Some months later we had a similar incident that was quite funny, this time originating inside the department. Most of the staff were working on the research, design, and prototyping of some sort of advanced whizz bang software. All except myself and a colleague, let’s call her Sheena, who were working on a collaborative research project, funded by the European commission. The team of around 12 working on the whizz bang stuff tended to generate lots of paper as their designs went through various iterations. The project that Sheena and I were working on also generated lots of documentation. Our project included remote collaboration with half a dozen or so research establishments scattered around Europe. It being pre-internet days, a lot of information was exchanged between partners via fax. Which meant whenever one party wanted to send out a document, it had to be faxed to every other organisation in the project. Sheena, having a strong eco-conscience, found the generation of so much paper a bit distressing. To try and address this, she tended to reuse paper by printing new documents destined for the fax machine on the blank side of existing old paper that would have otherwise been binned (pre-recycling days too). One day when she needed to fax out a project report to all of our partners, she printed it out on the back of draft design documents from the whizz bang project mentioned earlier, which had been intended for the shredder. This wouldn’t usually be a problem, but on this occasion our secretary, who would normally do the actual actual faxing, was away. So Sheena faxed it out herself. Unfortunately, not being used to using the fax machine, she put the master document upside down in the machine’s hopper, and accidentally faxed the side containing the sensitive design documents to our partners. No one realised anything was wrong until I started getting calls from colleagues in Italy, Germany and Sweden asking why we had sent them this odd fax marked “confidential” . The first call was from someone I’d worked with quite a bit over the course of the project, and I assumed that this was his idea of a joke. I responded with “What’s up Giovanni, bored? Well I’m too busy to mess around, sod off!” – which was true ( it was Friday afternoon, so busy deep inside ‘nethack’ session). By the time I’d fielded the third call, I realised something was properly up. A quick consultation with Sheena and we realised what had happened. After a bit of a panic, and a touch of sweary recriminations by me, we decided to ring up everyone and explain and try to sweet talk them into destroying the faxes, and pretend they hadn’t seen them. I must admit, they were all very nice about it and complied, except for Giovanni who hung on to his copy and for several months after would take it out and brandish it around whenever we had a technical disagreement in an attempt to get his way.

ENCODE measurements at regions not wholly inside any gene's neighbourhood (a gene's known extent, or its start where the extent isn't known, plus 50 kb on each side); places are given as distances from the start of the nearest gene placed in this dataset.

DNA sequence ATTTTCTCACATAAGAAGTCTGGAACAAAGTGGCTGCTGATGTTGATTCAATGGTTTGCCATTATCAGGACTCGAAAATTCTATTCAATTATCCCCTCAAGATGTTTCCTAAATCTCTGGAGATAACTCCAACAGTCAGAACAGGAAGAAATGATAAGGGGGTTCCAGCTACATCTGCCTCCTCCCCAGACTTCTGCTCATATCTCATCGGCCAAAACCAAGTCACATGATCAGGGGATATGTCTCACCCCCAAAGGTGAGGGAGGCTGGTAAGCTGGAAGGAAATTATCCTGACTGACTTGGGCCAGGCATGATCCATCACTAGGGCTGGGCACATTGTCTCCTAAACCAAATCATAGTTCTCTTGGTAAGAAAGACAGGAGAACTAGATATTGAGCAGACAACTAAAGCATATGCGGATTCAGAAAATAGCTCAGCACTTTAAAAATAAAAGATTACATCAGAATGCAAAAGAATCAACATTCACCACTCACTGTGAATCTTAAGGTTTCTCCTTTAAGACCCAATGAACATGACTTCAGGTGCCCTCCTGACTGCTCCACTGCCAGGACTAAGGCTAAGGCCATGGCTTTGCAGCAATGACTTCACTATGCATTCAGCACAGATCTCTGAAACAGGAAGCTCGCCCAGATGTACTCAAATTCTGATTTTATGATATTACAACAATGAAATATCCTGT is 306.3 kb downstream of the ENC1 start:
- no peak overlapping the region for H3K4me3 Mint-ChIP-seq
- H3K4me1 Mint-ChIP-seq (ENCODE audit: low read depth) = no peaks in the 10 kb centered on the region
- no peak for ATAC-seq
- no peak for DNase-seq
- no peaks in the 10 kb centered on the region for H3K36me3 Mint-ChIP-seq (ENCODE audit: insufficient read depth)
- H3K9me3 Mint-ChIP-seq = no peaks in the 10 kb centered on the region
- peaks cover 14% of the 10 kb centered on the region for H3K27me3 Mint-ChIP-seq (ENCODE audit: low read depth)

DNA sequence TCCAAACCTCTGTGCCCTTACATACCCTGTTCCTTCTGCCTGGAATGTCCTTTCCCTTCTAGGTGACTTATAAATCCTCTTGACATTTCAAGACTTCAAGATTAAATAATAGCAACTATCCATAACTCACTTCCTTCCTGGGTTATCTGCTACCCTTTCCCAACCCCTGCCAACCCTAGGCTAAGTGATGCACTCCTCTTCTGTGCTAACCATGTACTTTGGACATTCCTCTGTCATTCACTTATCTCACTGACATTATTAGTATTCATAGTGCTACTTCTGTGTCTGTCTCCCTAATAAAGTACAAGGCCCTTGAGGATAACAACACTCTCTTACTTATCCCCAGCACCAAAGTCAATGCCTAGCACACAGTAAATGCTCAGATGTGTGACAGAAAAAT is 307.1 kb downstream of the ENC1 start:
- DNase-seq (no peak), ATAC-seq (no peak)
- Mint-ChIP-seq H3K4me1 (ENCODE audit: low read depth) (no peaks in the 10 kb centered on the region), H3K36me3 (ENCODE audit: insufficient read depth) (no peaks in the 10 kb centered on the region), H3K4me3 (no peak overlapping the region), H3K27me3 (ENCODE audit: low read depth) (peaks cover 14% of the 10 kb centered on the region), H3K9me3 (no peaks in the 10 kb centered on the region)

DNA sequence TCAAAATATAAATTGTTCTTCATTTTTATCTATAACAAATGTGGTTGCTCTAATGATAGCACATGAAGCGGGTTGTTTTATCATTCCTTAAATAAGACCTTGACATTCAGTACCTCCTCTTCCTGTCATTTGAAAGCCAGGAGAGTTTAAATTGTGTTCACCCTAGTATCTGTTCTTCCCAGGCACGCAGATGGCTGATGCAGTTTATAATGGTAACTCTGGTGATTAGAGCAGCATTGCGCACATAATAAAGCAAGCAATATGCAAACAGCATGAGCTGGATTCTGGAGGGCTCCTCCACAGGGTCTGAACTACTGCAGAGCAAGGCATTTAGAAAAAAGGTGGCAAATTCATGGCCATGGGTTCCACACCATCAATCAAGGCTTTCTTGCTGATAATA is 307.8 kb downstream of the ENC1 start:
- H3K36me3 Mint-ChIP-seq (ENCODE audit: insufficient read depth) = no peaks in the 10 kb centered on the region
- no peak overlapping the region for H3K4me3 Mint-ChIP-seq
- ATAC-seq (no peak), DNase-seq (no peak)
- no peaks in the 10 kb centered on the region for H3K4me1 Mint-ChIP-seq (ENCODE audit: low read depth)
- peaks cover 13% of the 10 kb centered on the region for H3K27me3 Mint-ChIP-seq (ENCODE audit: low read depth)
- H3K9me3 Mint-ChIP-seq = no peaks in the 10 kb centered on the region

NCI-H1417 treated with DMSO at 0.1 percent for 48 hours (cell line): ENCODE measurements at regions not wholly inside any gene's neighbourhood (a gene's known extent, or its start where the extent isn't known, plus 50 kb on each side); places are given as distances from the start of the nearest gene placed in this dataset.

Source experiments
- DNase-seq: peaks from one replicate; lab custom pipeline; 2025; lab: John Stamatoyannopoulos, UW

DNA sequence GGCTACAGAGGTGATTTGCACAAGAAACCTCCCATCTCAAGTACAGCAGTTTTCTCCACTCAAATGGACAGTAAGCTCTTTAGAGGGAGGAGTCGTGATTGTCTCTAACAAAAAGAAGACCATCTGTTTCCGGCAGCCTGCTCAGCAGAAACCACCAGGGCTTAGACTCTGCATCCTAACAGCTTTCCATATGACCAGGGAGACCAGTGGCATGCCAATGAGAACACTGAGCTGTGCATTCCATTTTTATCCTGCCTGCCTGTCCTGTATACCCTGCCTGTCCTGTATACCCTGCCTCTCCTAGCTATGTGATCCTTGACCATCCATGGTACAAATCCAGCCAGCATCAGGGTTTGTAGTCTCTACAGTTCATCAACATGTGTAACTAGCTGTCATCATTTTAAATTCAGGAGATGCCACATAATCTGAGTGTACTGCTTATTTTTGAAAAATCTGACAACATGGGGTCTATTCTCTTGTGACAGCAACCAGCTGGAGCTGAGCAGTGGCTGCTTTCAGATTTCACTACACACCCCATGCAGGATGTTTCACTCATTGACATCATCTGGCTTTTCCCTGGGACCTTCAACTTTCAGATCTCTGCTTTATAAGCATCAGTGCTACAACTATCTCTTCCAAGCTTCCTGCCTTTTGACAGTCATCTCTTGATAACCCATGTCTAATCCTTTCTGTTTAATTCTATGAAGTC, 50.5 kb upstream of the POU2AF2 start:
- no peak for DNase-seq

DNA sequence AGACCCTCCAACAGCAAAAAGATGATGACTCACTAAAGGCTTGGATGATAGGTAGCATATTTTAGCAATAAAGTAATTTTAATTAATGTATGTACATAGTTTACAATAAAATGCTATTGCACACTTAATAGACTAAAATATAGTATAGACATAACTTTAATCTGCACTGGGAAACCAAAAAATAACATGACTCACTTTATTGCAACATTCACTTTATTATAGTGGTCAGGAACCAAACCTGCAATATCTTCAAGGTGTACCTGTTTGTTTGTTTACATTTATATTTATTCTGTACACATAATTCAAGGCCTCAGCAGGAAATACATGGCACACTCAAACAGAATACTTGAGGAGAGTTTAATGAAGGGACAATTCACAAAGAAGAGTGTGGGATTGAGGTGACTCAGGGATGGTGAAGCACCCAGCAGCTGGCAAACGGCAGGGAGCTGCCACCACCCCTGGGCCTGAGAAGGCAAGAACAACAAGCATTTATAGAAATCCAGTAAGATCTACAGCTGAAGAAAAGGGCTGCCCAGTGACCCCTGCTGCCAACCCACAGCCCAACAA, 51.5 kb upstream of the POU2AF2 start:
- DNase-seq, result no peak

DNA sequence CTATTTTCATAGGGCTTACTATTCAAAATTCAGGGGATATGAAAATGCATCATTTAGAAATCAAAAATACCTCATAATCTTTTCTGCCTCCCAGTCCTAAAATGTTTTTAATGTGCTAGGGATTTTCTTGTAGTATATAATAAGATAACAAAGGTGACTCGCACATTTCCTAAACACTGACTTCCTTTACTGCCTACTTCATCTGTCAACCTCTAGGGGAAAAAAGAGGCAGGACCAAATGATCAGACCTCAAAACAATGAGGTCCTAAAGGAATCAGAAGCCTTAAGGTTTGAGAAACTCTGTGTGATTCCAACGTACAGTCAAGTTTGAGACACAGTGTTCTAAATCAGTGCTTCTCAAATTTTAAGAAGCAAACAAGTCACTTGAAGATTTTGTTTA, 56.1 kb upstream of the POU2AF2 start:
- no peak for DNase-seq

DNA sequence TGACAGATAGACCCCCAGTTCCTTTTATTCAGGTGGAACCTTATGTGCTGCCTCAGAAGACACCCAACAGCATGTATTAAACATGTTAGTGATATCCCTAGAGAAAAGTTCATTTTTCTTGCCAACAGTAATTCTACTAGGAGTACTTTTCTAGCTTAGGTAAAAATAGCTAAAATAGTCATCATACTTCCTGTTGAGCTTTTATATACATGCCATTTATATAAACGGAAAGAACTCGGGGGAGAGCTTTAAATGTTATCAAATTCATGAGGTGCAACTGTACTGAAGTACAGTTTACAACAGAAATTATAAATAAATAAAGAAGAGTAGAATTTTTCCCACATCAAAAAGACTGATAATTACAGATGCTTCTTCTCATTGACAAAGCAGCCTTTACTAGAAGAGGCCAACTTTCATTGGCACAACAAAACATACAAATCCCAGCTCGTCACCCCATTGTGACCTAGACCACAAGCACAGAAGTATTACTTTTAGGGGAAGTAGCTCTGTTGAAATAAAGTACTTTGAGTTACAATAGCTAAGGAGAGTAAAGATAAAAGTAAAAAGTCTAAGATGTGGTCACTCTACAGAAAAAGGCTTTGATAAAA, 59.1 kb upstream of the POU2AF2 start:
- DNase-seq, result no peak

As they say, beware Italians bearing confidential design documents.